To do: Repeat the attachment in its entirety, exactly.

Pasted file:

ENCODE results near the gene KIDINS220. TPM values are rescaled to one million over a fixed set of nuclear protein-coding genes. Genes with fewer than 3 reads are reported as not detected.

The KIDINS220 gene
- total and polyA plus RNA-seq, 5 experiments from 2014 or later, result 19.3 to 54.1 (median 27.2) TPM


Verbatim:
ENCODE results near the gene KIDINS220. TPM values are rescaled to one million over a fixed set of nuclear protein-coding genes. Genes with fewer than 3 reads are reported as not detected.

The KIDINS220 gene
- total and polyA plus RNA-seq, 5 experiments from 2014 or later, result 19.3 to 54.1 (median 27.2) TPM